What We Are Reading Today: All the Way to the Tigers

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Updated 27 June 2020

What We Are Reading Today: All the Way to the Tigers

Author: Mary Morris

Mary Morris’ All the Way to the Tigers is a travel memoir and quest.
“Alluringly written in short, meditative chapters, it whizzes back and forth between America and India. The female narrator is obsessed with tracking and encountering a real tiger,” said Deborah Levy in a review for The New York Times.
As a child, Morris was haunted in her dreams by a tiger prowling near her bed, “sharpening his claws on my bedposts.”
The review said: “The conceptual opportunity in a memoir such as this is to understand that the reader is stalking the elusive striped beast alongside the narrator. There are six eyes doing the staring: narrator’s and tiger’s, and then the reader’s — another predatory beast waiting to lock eyes with the narrator at the moment she locks eyes with the tiger.”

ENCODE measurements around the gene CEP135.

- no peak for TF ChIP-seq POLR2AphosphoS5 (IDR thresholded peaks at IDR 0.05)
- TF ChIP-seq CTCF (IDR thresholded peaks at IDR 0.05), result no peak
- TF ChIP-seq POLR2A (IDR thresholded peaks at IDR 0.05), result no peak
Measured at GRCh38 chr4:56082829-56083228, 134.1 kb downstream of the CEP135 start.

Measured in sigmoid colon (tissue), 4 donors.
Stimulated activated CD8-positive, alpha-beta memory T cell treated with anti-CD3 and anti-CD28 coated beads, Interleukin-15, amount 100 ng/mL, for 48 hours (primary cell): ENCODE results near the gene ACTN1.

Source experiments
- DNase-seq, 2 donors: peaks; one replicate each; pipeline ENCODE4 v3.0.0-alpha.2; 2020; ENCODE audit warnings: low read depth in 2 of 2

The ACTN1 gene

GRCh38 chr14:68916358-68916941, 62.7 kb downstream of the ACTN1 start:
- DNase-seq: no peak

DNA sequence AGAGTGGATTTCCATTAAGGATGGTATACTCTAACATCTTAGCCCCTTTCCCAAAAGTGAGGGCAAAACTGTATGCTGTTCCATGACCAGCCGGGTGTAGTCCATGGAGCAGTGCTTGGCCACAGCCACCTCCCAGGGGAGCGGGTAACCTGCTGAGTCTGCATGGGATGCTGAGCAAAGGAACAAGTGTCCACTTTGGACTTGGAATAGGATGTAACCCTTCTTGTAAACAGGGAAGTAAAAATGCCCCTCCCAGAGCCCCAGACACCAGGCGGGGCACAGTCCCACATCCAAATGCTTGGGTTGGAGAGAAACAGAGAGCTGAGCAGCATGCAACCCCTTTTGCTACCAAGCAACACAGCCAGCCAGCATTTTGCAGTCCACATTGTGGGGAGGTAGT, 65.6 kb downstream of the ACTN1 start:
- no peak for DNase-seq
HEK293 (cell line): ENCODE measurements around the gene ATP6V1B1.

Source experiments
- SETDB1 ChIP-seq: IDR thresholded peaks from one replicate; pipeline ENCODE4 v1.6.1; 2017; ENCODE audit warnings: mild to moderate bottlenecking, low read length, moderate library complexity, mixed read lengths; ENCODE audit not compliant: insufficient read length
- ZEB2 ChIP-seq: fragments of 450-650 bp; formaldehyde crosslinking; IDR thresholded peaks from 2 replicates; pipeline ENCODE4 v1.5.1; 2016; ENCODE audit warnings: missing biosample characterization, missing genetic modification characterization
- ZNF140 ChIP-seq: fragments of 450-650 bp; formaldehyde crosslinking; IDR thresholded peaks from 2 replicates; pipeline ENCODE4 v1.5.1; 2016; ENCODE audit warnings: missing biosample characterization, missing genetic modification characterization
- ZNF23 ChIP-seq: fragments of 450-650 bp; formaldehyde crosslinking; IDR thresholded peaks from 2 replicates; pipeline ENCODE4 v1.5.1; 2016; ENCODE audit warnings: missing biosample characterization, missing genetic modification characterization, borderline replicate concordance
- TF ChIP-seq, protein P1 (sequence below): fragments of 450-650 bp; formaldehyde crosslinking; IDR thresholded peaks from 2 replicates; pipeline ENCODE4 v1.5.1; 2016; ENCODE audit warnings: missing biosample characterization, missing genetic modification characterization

Levy added: “It is unfortunate, then, that we don’t really understand what it is that Morris is searching for in her wild animal.”
Throughout her long career, Morris has written novels and short story collections, but she is best known for her meditative travel memoirs.


What We Are Reading Today: Conditional Citizens

Updated 26 September 2020

What We Are Reading Today: Conditional Citizens

Author Laila Lalami structures Conditional Citizens as a series of personal vignettes and historical dives that are more broad than deep.
Lalami was born in Morocco and came to the US for graduate school. She stayed because she fell in love with an American, whom she married.
“Conditional citizens, in Lalami’s account, are not allowed to dissent or question the choices of their government; if they do, they are viewed with suspicion, their allegiance to their new country questioned. Conditional citizens also have less freedom of movement,” said Sonia Nazario in a review for The New York Times.
Lalami “is less insightful when she widens her lens to argue that all minorities in the United States — including people born here but of a race, faith or gender not shared by the dominant majority — are discriminated against by their government and others, a heavily worn argument,” Nazario added.
“While her book convincingly lays out the inequalities among citizens, she’s woefully short on remedies and specific ideas for achieving change,” the review said.